Opening 24 Sep 2009
This German film is so outrageous it deserves to be discussed. Inspired by reality TV series such as Hilfe, Holt Mich Hier Raus (known in Great Britain as I’m a Celebrity, Get Me out of Here) and Deutschland sucht den Superstar (Pop Idol or American Idol in Great Britain and the U.S., respectively), directors Marcus Mittermeier and Jan Henrik Stahlberg, along with actor Christoph Kottenkamp, travel to the U.S. to compete in the American Idol competition. It’s irrelevant that they are over-the-hill age-wise, have little talent (except being extravagantly silly) and know nothing about the U.S. and speak no English. In Germany they already caused a stir by cutting off human limbs on TV, a habit they set forth in the U.S. They also perform as a rock band called the Baghdad Street Boys. Their final coup is to die on screen in Hollywood. This is supposed to be funny. It’s definitely very black comedy and is often amusing, although I felt the film was a means to an end, the end being an excuse for Mittermeier, Stahlberg and Kottenkamp to hang out, share ideas and party. The group almost admitted to this during the press conference at the 2009 Berlinale.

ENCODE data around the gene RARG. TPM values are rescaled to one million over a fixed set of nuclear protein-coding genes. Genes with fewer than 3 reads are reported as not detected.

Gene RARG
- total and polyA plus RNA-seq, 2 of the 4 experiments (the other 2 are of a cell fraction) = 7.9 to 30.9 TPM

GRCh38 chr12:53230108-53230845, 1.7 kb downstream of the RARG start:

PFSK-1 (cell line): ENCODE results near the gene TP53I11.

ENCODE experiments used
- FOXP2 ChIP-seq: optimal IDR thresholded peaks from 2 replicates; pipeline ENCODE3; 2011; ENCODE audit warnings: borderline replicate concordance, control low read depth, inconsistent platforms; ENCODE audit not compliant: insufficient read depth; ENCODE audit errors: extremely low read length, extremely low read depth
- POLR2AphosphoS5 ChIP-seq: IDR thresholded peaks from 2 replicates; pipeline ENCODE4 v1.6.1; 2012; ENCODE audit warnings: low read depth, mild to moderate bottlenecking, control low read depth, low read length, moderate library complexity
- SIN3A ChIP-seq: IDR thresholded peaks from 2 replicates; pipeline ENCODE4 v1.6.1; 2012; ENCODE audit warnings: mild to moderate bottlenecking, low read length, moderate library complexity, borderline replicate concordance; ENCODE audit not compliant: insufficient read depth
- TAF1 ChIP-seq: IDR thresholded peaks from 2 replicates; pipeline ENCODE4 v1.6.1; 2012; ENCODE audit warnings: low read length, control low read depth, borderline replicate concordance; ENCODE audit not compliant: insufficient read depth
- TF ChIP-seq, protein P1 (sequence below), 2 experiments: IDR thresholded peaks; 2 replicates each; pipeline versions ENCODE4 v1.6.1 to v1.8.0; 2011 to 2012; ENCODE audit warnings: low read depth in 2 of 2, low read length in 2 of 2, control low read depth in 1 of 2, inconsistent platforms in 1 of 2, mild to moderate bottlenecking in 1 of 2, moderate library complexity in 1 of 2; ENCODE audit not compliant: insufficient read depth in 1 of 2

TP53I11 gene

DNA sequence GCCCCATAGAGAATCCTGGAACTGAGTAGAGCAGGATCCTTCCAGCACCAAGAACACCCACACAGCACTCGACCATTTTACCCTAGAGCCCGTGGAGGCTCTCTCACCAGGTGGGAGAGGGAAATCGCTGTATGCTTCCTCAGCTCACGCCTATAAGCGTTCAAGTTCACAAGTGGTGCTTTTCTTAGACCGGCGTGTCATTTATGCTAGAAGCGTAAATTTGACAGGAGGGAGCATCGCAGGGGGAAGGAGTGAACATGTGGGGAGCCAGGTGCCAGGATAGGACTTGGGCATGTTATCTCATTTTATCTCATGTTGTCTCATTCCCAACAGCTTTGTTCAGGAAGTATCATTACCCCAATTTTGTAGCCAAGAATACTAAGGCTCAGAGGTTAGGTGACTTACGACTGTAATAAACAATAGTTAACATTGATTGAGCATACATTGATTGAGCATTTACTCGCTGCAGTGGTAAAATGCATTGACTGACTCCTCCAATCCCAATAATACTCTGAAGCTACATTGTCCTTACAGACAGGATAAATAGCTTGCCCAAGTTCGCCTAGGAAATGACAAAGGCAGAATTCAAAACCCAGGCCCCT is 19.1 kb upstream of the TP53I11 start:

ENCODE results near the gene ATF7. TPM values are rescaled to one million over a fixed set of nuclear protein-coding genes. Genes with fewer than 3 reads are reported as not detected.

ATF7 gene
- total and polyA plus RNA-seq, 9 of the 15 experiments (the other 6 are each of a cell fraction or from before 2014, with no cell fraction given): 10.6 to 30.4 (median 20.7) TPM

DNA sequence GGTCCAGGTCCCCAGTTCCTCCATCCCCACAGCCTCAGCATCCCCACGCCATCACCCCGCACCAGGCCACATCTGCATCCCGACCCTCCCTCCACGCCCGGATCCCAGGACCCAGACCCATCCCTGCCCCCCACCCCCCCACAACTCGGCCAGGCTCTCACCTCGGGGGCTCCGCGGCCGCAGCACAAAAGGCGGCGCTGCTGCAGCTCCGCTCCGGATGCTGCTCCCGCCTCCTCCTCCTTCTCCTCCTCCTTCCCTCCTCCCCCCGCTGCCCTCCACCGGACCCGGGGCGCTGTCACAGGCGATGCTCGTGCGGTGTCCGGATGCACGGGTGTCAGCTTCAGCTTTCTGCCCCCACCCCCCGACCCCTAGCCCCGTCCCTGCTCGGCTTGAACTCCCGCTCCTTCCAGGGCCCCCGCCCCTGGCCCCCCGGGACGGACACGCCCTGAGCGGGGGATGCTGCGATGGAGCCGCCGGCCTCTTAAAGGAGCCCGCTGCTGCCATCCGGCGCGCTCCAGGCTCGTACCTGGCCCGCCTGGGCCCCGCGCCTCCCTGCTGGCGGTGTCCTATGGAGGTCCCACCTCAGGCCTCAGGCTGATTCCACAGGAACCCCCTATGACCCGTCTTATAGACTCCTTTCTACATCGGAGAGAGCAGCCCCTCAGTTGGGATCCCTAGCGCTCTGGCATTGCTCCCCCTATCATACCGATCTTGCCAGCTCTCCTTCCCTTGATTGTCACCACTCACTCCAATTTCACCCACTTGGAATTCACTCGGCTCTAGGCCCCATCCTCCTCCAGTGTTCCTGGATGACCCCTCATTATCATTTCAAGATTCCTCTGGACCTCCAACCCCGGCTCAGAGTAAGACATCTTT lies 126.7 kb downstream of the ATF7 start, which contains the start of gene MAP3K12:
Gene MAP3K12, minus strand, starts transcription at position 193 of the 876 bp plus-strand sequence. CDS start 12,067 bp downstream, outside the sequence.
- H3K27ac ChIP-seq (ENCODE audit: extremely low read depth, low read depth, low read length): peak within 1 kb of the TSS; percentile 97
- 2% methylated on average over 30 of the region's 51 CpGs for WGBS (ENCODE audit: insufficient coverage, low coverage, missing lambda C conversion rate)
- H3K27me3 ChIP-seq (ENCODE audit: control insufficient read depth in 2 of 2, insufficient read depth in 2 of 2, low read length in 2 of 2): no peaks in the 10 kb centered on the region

They made the film in ten weeks on a limited budget. Fifteen people traveled through the U.S. in two trailers. They often filmed without permission, Borat-style, in Las Vegas. Some critics felt that the ending was an inappropriate letdown, but if the guys are spoofing typical American TV news which concentrates on trivialities and sensationalism, then it was right on target. Or consider the publicity about former British Big Brother member, Jade Goody, who died, literally on screen, of cancer. The directors appreciated the good graces of the average American, and said that in one scene where they audition before a mayor of a small U.S. town, the real mayor volunteered to play himself. Mittermeier and Stahlberg had already made one small hit called Muxmäuschenstill. Stahlberg went on to make Bye Bye Berlusconi. They are definitely worth watching in the future. (Becky Tan)